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Ojibwa Embassy

Part 2 Project 1998
Roberto da Silva Ribeiro
University of Toronto Toronto Canada
The Metaphysics of Interconnectedness

Architecture becomes the vehicle for the embodiment of Aboriginal metaphysics, of stepping outside representation by pursuing a spiritual knowledge within the material as presence of something greater than the self.

As opposed to Western perception of reality, which is grounded in representation, it is the intangibles which have primacy in the Aboriginal worldview. The material world is simultaneously spiritual, and that spirituality is manifested in the material. Access to spirit, to feeling and to meaning, however, is by way of the metaphorical qualities of the actual world.

"If the wind is a person, no place can be considered empty."
Ruth B. Phillips

The understanding of Aboriginal art as performance--as re-lived experience--informs the architectural process and methodology of evoking an awareness of the interconnectedness of all beings. In other words, the architecture incorporates the natural manifestations of non-ordinary reality--the hidden world. Both its life and visual metaphors are rendered tangible within an architecture that is experienced as a living being. The grid signifies the structure of this being and conveys the spatial awareness of interconnectedness with all beings at an alternate level of consciousness.

The project incorporates this manner of perception through the design of an embassy in Winnipeg, Canada for the Ojibwa aboriginal people of the Great Lakes region of North America.

Roberto da Silva Ribeiro

Feeling the sound of the drums. The matrix of the Cartesian grid is the structure of reference to a world the aboriginals now find themselves inhabiting. But rather than be seen as a debilitating intervention, it serves as a three-dimensional "dream catcher" in which to site the spaces and objects of the aboriginal embassy. The concept of "interconnectedness" is one of respect for both humanity and nature. "Embassy" is significant in its politicization, but is not necessarily about territoriality in that the land is not to be owned but to be shared by all the people. Research into Ojibway practice and ritual has identified a range of materials, of colours, of emotions, and of spirits. These can now become the principles for the making of a building, transformable into the syntax of a new architecture. Nature is a continually evolving and eroding condition, a condition to which those who dwell within it must respond. The constructed, now abandoned, urban fabric of the turn-of-the-century warehouses in Winnipeg is host to occupation.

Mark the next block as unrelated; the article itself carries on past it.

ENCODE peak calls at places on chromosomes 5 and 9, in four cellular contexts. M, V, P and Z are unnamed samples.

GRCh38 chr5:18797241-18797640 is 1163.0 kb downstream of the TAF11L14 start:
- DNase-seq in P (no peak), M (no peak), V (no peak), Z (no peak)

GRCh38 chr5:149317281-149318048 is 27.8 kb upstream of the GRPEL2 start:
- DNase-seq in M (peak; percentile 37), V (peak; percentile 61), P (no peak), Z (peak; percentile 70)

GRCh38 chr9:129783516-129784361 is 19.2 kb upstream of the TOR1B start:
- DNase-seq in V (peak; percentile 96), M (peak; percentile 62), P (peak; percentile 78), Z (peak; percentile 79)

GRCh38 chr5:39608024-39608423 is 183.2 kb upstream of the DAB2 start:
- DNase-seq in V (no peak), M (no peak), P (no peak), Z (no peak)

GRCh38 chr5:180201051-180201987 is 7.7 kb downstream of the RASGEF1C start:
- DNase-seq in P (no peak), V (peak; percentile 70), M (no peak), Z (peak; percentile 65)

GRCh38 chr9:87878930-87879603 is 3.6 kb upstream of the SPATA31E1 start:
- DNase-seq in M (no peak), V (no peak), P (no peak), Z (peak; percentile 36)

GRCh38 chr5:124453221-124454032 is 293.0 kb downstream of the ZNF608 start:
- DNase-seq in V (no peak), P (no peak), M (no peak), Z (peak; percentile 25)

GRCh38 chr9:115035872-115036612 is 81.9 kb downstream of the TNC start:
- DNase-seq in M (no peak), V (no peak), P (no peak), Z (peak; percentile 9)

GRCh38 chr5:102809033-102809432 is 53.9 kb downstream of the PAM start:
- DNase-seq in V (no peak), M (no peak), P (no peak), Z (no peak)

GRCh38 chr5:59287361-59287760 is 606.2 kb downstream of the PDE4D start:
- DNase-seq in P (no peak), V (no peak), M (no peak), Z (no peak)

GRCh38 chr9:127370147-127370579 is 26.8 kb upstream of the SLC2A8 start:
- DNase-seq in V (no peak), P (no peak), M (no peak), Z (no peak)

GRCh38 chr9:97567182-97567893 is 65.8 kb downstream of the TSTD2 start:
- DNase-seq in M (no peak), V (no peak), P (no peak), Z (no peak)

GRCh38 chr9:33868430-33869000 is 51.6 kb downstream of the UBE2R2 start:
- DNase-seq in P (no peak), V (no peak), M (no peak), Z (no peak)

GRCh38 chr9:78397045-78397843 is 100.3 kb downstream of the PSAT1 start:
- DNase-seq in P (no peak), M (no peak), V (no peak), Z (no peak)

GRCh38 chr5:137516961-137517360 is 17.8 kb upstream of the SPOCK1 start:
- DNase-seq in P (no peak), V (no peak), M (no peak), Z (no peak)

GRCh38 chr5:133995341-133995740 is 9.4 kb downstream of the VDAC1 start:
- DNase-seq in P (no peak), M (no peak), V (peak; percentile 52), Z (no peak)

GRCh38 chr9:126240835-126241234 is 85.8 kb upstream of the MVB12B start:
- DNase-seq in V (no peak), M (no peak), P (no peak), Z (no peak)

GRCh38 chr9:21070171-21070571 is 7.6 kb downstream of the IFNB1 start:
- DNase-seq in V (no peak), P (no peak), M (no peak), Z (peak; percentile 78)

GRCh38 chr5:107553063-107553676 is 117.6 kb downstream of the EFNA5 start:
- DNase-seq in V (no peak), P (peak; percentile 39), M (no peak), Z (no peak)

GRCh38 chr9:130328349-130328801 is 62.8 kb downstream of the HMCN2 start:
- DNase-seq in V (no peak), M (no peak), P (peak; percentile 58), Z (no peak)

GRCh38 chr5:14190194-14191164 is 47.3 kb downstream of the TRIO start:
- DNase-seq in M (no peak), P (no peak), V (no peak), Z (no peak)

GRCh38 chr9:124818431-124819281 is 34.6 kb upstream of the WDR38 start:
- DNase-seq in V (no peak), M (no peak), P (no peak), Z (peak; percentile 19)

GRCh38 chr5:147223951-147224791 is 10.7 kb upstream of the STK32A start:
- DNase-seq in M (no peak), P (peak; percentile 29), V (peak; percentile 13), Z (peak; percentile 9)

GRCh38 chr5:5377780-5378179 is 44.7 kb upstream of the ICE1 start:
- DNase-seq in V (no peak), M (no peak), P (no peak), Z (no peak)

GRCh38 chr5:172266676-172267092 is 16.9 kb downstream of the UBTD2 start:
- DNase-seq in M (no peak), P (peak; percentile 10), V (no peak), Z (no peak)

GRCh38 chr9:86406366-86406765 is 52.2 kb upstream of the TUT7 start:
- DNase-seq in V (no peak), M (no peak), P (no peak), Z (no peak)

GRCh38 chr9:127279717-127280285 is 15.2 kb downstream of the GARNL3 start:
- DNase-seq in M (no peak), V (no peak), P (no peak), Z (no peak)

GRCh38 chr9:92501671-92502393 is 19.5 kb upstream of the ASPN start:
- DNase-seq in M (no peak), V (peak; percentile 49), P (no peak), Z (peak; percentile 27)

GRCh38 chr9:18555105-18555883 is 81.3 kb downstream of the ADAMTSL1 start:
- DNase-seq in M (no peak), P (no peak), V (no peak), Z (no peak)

The specific investigations and potentials of composite wall sections -- clearly using materials for their inherent qualities of both structure and enclosure -- promise an architecture rich in emotive spirit, referenced in history, and rooted in the land. It also suggests a future imbued with a sensitivity which has all but been lost. The work evokes the process of construction, pushing materials to their limit. Drawings, in particular large scale sections of specific conditions, further develop the programmatic occupations. But it is the spaces of assembly, the places of the "Ghost Dancers," the thresholds of transition that evoke the plaintive chants of the shaman recombining the elements. The personal and the collective, selected for each medicine bag. The building is a register for the memories of both past and future; it does not scar the earth, it communes with and is in harmony with nature. The eagle lands to mark the circle with its talon and then takes flight. The work of thesis moves beyond its specific thematic origins and begins to demonstrate a compositional strategy to be pursued throughout a career and practice.

-- David Lieberman

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